The alliance includes the Free Egyptian Party (al-Masriyin al-Ahrar) which was formed in 2011 and is liberal and secular. It was part of the 2011-2012 election in the Egyptian bloc. Free Egypt became the largest single party in the 2015 elections.
The nation’s future (Hizb Mustaqbal Watan), which is another party in the alliance, was founded by a 24-year-old in 2014 and is considered to be close to Sisi.
An older party that joined the alliance is Nya al-Wafd (the New Delegation Party, really Hizb al-Wafd-al-Jadid), the heir to the nationalist party that existed in the early 1900s (see Older History). al-Wafd, who is considered a liberal, was included in the 2011 election in an alliance led by the Muslim Brotherhood’s party FJP, but then broke away.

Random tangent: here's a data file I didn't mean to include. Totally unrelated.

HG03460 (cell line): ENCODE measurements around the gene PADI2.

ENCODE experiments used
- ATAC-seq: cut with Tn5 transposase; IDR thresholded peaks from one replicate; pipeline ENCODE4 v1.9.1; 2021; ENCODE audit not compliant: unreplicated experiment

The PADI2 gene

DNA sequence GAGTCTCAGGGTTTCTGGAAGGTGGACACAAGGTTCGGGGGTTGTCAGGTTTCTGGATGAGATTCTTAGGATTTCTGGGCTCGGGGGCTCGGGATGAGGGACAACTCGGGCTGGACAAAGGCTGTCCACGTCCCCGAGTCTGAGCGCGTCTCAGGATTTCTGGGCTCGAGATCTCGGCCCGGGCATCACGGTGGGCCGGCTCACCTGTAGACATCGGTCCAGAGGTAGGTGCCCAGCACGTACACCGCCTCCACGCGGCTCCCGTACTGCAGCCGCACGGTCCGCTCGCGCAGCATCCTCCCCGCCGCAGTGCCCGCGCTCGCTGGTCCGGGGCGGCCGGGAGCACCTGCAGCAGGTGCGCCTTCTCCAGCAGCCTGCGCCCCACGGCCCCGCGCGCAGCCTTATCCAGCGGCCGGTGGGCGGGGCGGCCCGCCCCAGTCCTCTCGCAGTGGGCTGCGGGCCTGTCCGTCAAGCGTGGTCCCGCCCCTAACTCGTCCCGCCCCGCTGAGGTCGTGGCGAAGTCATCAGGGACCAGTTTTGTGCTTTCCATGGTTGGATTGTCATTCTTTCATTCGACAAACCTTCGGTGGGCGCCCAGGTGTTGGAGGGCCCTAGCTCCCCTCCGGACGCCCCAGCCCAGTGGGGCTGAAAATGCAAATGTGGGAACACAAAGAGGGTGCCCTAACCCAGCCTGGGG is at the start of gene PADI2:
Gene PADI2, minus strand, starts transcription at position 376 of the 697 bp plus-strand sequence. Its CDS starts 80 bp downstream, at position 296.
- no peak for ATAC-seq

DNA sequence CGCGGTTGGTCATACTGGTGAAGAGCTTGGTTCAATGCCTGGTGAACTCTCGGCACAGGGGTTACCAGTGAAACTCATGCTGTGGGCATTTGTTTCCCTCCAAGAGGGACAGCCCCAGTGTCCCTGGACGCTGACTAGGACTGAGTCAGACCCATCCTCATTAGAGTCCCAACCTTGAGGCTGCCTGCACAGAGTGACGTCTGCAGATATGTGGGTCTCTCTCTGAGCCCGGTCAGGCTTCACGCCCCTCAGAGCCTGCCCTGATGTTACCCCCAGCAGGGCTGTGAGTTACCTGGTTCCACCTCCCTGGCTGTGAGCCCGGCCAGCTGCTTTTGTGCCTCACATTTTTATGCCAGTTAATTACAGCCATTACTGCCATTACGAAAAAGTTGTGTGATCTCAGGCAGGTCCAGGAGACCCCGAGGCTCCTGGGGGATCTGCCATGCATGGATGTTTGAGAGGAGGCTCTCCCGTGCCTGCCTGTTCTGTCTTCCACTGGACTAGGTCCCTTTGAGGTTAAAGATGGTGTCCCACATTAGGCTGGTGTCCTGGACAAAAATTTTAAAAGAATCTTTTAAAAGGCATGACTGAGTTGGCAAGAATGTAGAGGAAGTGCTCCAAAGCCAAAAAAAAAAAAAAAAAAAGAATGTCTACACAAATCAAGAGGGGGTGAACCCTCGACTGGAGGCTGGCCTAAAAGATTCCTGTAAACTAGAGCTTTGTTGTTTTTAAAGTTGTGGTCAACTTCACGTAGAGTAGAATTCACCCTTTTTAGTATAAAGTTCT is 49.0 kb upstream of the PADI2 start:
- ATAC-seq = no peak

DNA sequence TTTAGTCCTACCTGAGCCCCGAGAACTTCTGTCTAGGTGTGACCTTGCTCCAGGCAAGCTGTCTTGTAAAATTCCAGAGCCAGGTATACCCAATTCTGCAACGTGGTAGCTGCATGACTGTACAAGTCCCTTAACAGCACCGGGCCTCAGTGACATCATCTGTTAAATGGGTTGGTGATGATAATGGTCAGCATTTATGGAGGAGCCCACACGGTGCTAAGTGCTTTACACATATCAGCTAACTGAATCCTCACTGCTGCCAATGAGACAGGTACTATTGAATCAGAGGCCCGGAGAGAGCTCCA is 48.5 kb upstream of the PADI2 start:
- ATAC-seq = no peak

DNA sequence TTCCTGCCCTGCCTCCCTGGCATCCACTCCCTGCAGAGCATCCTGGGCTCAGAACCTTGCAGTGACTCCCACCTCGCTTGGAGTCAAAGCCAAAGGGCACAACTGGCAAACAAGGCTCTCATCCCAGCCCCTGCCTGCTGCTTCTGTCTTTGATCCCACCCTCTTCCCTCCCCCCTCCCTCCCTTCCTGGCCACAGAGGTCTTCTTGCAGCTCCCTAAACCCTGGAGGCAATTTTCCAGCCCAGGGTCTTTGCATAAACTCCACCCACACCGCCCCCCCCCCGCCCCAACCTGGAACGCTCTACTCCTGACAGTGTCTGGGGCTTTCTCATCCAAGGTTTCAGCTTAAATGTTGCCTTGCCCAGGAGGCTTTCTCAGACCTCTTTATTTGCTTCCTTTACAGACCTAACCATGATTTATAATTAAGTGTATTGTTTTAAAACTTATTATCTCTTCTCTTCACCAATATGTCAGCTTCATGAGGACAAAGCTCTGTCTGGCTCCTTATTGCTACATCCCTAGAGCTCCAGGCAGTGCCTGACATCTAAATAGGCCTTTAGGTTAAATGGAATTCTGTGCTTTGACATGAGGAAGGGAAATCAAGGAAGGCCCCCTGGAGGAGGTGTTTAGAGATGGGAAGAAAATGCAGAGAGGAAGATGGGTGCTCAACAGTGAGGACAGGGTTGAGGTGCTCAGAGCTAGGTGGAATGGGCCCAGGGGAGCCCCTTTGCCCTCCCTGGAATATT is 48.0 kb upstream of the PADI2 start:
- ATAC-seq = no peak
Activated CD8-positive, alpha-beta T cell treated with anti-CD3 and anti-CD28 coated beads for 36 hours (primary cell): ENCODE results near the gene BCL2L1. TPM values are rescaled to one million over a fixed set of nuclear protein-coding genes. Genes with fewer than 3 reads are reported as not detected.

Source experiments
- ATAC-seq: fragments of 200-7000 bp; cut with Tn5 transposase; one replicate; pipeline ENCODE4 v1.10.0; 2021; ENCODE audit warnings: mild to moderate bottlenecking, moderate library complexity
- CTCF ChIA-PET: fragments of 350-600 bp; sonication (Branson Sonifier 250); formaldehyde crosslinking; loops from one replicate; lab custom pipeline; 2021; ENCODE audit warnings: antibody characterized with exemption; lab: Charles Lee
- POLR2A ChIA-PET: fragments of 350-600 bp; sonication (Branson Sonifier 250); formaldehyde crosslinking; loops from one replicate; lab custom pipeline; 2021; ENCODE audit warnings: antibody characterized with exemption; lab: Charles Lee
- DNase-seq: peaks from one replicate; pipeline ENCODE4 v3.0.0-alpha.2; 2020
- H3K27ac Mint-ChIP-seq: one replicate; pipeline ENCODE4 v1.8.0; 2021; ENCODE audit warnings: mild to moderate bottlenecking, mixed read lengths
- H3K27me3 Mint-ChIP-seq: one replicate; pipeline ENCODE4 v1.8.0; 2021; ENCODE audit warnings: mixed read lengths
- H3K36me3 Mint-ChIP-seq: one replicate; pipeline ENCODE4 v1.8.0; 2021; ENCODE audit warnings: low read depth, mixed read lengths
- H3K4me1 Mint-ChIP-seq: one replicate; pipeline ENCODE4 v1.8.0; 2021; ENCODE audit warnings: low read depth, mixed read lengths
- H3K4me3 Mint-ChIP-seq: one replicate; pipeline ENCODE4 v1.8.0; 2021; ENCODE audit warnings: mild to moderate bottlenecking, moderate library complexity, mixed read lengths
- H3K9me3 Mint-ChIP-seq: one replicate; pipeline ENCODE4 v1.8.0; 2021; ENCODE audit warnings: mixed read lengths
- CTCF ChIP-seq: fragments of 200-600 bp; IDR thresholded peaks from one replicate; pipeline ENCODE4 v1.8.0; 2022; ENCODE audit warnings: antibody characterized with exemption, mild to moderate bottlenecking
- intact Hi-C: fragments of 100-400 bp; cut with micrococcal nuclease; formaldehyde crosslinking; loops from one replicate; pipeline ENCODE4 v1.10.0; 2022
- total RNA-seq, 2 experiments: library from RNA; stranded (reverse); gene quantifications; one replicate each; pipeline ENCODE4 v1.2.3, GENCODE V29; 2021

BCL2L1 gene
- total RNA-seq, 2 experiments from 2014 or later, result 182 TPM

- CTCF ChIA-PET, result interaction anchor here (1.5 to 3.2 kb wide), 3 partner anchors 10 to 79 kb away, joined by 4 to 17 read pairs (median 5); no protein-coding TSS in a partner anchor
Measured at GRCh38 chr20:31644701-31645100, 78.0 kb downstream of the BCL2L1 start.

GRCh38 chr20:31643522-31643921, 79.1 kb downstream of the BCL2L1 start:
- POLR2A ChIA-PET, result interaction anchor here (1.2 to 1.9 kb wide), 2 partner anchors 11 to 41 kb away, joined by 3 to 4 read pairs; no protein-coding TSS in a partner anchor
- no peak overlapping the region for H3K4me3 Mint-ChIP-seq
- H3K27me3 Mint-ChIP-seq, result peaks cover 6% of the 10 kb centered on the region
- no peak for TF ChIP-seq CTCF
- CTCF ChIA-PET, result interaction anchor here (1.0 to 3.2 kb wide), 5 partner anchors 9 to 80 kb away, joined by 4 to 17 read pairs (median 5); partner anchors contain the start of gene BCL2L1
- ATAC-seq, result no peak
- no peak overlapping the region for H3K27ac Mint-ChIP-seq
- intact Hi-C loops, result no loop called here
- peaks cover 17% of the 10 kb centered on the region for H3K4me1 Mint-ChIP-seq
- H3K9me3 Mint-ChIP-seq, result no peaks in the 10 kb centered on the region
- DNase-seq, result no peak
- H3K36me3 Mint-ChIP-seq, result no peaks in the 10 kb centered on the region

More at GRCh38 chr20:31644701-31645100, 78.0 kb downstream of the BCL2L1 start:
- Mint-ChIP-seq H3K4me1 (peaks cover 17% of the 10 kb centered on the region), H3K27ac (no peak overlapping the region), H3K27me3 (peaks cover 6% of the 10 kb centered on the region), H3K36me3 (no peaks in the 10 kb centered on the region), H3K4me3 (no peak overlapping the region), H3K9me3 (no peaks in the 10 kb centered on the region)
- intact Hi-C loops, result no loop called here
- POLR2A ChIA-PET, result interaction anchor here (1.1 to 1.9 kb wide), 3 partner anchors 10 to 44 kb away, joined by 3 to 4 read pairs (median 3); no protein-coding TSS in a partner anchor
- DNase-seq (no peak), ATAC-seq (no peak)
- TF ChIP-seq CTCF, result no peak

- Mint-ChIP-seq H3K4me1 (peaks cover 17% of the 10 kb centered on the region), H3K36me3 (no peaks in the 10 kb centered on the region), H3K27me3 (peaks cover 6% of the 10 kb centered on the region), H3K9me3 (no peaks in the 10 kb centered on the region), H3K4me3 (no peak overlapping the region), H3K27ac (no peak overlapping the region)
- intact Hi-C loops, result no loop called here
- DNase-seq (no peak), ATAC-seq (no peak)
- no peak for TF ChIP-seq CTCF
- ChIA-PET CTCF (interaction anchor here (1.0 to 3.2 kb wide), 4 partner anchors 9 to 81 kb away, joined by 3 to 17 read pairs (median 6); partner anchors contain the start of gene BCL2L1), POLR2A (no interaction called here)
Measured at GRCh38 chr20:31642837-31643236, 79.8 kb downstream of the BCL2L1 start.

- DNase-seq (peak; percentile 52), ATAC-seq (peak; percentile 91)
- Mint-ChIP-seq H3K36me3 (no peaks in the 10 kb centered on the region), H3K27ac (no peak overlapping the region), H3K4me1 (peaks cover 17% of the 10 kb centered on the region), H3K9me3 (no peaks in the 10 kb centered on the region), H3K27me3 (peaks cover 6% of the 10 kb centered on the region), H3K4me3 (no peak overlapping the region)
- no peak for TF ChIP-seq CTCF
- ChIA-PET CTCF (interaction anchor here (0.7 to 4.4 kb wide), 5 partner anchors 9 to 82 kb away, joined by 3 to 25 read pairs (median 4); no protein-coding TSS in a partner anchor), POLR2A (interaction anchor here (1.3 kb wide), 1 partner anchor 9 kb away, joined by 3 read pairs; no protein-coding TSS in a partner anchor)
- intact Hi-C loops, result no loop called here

Among smaller parties that have supported Sisi without being part of the government alliance are the ultra-conservative Islamist party al-Nur (the Light). Al-Nur unexpectedly received strong support in the 2011-2012 election. The literal Salafists in al-Nur advocate a society based on a stricter interpretation of Islam than the more moderate Islamist FJP. Attempts have been made to ban the party, but unlike FJP it has remained permissible. When the army broke the Muslim Brotherhood’s exercise of power in 2013, al-Nur supported the coup.